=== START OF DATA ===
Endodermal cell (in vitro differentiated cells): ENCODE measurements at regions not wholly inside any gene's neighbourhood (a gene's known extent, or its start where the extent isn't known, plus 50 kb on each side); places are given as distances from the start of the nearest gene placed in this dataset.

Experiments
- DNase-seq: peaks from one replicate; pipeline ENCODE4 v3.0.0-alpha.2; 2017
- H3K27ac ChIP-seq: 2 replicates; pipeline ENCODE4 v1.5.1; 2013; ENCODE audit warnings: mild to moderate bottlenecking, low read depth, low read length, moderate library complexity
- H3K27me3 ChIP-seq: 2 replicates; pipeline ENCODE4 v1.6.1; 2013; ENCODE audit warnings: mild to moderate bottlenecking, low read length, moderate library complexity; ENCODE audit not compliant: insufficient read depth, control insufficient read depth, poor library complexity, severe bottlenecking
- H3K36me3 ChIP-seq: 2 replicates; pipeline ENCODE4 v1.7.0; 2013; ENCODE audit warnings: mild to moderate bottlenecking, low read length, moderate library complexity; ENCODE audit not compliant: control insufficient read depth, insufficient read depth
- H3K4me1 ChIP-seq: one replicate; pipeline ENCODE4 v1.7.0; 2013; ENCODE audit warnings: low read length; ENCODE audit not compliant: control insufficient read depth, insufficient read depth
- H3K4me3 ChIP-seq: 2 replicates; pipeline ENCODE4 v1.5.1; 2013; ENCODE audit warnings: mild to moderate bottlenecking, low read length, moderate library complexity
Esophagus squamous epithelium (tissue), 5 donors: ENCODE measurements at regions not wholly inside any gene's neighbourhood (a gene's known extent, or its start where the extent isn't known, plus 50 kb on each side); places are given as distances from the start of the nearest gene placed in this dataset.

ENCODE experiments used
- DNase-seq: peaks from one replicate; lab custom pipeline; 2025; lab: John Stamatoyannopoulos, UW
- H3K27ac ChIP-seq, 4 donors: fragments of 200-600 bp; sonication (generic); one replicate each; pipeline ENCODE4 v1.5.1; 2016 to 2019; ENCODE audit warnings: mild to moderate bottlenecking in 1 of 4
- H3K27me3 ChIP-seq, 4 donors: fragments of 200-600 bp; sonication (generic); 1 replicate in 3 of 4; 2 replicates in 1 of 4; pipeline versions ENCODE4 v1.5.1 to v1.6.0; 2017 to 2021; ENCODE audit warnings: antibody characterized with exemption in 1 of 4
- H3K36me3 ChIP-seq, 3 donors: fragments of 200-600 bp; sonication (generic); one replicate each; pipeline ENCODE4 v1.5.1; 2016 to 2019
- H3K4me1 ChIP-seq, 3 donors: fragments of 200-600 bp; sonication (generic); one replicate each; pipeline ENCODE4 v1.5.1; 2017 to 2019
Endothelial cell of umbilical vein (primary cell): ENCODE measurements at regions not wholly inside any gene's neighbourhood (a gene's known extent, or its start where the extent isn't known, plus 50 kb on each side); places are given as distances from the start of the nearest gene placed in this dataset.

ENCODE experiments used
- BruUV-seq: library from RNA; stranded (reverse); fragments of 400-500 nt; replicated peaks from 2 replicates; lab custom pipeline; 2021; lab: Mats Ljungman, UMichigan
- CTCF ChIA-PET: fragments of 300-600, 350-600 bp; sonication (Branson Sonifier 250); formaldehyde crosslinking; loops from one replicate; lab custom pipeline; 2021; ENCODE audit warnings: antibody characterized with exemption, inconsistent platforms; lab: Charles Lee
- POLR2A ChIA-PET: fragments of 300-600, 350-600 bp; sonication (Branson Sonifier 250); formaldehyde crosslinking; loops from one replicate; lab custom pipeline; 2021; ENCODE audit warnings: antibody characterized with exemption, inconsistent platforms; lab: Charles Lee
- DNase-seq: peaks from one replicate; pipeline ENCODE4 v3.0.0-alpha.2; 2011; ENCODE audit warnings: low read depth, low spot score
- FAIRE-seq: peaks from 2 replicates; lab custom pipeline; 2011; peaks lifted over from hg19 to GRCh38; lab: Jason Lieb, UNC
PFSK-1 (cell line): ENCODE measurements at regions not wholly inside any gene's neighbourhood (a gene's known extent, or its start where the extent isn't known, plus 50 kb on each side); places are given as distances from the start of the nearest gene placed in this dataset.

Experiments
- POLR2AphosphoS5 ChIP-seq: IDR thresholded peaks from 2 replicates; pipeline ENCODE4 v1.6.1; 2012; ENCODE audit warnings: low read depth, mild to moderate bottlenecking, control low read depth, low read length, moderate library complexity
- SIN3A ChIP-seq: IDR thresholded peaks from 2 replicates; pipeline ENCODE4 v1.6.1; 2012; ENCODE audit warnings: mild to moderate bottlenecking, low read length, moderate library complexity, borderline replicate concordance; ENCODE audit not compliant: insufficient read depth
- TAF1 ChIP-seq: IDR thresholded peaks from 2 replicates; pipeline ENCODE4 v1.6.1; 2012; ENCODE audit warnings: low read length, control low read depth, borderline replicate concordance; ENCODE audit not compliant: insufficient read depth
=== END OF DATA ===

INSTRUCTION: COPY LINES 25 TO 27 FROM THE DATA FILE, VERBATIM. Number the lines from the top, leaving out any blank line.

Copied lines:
- POLR2AphosphoS5 ChIP-seq: IDR thresholded peaks from 2 replicates; pipeline ENCODE4 v1.6.1; 2012; ENCODE audit warnings: low read depth, mild to moderate bottlenecking, control low read depth, low read length, moderate library complexity
- SIN3A ChIP-seq: IDR thresholded peaks from 2 replicates; pipeline ENCODE4 v1.6.1; 2012; ENCODE audit warnings: mild to moderate bottlenecking, low read length, moderate library complexity, borderline replicate concordance; ENCODE audit not compliant: insufficient read depth
- TAF1 ChIP-seq: IDR thresholded peaks from 2 replicates; pipeline ENCODE4 v1.6.1; 2012; ENCODE audit warnings: low read length, control low read depth, borderline replicate concordance; ENCODE audit not compliant: insufficient read depth